SQL is expecting to see certain characters in your LINES TERMINATED BY clause (Carriage return followed by line feed). Since these characters are non-printable characters, they need to be expressed by escaping them (backslash preceeding a code letter). So SQL expects to see: '\' 'r' '\' 'n'

But now C# also allows backslash escaping of certain characters, so when you write the string: "\r\n" in C#, you don't actually store a backslash character, letter 'r', backslash character, letter 'n' literally in the string. You store a literal carriage return followed by a literal newline character. So SQL isn't seeing '\' 'r' '\' 'n' at all. It's seeing literal carriage return, literal line feed, which are invalid in this context.

You must express these values in some way in C# such that they get passed to SQL in the correct form. Fortunately, C# allows for the literal representation of the backslash character by escaping it with another backslash, like this: \\

That \\ sequence places a single literal backslash character into the C# string, which is exactly what SQL is expecting to see. Replace the \r\n above with \\r\\n and you'll be fine.

That all make sense?
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#8 Momerath

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Posted 22 September 2012 - 12:33 AM

Since he provided the literal string specifier (@) it is storing it as the characters \r\n and not an actual return/line feed (see examples here)
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#9 Orjan

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Posted 22 September 2012 - 06:42 AM

The problem in this case is that it is an CSV file, which by default has endlines between each row. Adding more endlines for readability will destroy the file format. The easiest way to handle it is probably to let the controller wrap the content on it's own.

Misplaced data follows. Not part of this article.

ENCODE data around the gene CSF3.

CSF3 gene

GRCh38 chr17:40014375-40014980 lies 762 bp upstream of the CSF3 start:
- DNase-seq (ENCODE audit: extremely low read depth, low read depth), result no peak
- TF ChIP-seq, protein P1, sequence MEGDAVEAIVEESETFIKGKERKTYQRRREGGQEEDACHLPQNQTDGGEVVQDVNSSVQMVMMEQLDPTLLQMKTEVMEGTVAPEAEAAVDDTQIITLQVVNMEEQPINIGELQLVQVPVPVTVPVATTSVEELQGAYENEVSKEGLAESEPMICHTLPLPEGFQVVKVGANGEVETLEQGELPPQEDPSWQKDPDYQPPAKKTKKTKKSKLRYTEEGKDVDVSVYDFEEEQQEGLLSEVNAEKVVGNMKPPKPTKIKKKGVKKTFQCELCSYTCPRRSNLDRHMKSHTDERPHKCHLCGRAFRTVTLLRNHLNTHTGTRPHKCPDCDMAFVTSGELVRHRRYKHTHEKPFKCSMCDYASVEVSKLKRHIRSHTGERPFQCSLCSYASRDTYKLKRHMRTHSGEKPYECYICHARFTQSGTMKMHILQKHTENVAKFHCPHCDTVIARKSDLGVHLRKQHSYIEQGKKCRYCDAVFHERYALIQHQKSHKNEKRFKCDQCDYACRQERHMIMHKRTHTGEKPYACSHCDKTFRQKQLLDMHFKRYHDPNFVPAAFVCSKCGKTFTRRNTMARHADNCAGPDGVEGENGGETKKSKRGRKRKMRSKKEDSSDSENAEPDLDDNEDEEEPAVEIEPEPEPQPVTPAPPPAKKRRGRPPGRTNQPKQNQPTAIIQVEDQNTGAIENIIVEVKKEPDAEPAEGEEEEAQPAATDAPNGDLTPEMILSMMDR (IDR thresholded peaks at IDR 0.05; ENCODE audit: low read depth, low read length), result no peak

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#10 gregwarner

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Posted 22 September 2012 - 06:52 AM

Since he provided the literal string specifier (@) it is storing it as the characters \r\n and not an actual return/line feed (see examples here)

Very good to know. I'm probably less than half as proficient with C# as I am with Java. Didn't know about this little gem. Thanks for the correction.
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#11 crokett

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Posted 22 September 2012 - 07:16 PM

Sorry for the confusion. the issue isn't the incoming values in the CSV file it is the string value that represents the SQL statement. The LOAD File statement I am using has 37 columns specified. If I put them all on one line in Visual Studio I can't see the entire line without a lot of scrolling. If I break the line up to keep it all where I can see it, I get the \n as part of the string that is passed MySQLCommand object. as the command. String.Replace seems to work, I was just wondering if there was a way to tell the compiler not to include the \n in the string value.
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#12 BlackRabbit

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Posted 22 September 2012 - 07:26 PM

Crokett, then i think what you need to do is something like this:


loadStr = @"col_1, col_2, col_3," +
			   @"col_4, col_5, col_6," +
			   @"col_7, col_8, col_9" +

That way you will see it all, if you don't like the way it goes, but you like to
have it layed out multiline anyway you can just add to the string with += operator or with .Append() in a stringbuilder

i know how distasteful that endless lines can become, here we call it : rightwards code